VANCOUVER, B.C. -- The adolescent female athlete with amenorrhea who is found to have a low bone density should be treated first with improved diet and vitamin intake, before oral contraceptive treatment is considered, Dr. Aurelia Nattiv said at the annual meeting of the American Medical Society for Sports Medicine.
The problem of the young female athlete who develops an eating disorder and has enough of an energy deficit to become amenorrheic, thereby risking her bone, has not been generally recognized long enough for there to be any definitive guidance for physicians.
Physicians need to suspect this problem, especially in track and cross-country runners with amenorrhea and/or a history of stress fracture, said Dr. Nattiv, director of the osteoporosis center at the University of California, Los Angeles, and a team physician for UCLA.
There is a consensus among experts that a bone density assessment should be considered if a young female has had amenorrhea or oligomenorrhea for more than about 6 months, if there is disordered eating and low weight, and/or in those with a history of stress fracture or low-impact fracture.
While the experts used to prescribe hormone treatment with an oral contraceptive immediately when low bone density was found, most now advocate at least trying to have the patient add calories, calcium, and vitamin D to her diet, Dr. Nattiv said.
Experts are shying away from recommending oral contraceptive therapy as the first line of treatment because the research on whether restoring regular menses in this way actually results in an improvement in bone mass in athletes is conflicting, even though oral contraception has been associated with greater bone mass in other healthy, nonathletic females, Dr. Nattiv said.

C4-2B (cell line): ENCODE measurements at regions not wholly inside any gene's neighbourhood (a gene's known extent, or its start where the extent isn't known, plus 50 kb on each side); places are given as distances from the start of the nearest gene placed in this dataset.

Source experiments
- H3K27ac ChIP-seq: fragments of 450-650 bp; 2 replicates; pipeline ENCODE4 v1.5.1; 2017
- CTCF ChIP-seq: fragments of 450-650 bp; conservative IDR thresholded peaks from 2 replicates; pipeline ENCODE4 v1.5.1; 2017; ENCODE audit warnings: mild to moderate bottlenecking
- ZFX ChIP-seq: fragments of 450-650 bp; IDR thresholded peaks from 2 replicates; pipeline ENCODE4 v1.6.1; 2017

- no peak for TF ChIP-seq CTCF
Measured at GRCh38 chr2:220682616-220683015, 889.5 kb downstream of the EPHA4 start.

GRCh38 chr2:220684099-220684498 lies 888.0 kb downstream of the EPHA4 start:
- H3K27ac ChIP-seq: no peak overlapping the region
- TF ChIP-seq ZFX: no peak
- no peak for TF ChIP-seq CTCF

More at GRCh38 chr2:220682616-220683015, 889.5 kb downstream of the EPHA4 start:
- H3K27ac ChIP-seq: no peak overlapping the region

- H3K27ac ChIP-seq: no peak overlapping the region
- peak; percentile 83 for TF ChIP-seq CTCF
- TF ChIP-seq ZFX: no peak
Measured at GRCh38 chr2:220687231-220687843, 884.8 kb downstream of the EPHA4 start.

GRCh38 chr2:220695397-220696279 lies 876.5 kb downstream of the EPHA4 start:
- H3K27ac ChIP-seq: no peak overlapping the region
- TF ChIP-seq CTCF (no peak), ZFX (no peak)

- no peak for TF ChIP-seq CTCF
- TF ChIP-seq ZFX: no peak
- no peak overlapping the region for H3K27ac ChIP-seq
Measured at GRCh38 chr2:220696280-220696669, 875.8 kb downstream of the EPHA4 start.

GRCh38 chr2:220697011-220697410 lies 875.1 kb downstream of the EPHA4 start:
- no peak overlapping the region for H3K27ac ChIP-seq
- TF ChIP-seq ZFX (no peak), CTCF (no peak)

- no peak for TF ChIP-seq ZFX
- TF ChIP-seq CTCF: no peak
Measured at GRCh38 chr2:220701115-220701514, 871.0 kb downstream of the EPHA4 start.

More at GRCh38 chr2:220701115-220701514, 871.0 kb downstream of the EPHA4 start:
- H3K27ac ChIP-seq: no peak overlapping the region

"We're seeing studies with results all across the board," she added.
One study showed that oral contraceptive use by female athletes appeared to be associated with decreased bone mineral density in the spine after 2 years of use (Med. Sci. Sports Exerc. 33:873-80, 2001). There was a cohort of nonexercising controls in whom there was no decreased density in that group.
Oral contraceptives may not necessarily restore regular menses right away. It can take 6-9 months in some athletes.
But reversing the energy intake imbalance clearly can restore menses, she said.
Dr. Nattiv said she usually gives an athlete about 6-9 months to increase her calorie intake and have a resumption of regular menses, before turning to an oral contraceptive. Bisphosphonate treatment is not recommended for premenopausal women because animal data suggest bisphosphonates may be teratogenic, she noted.
At the beginning of the diet change, the increase in calories need not be very large and it is recommended that the individual increase gradually, in small increments of 200-300 calories a day.
The athlete may also have to reduce her training somewhat, giving up maybe 1 day per week of exercise.
Not all athletes will gain weight, and that may not be necessary. Dr. Nattiv lets the athlete know that even though she may gain weight, she may also have an improvement in her mood and athletic performance because of the increased energy stores.
Calcium intake for a young female athlete should be in the range of 1,200-1,500 mg a day, and a vitamin D supplement (400 IU/day) can be added, though it may not be necessary in a sunny climate unless the athlete wears a lot of sunscreen.
BY TIMOTHY F. KIRN
COPYRIGHT 2004 International Medical News Group
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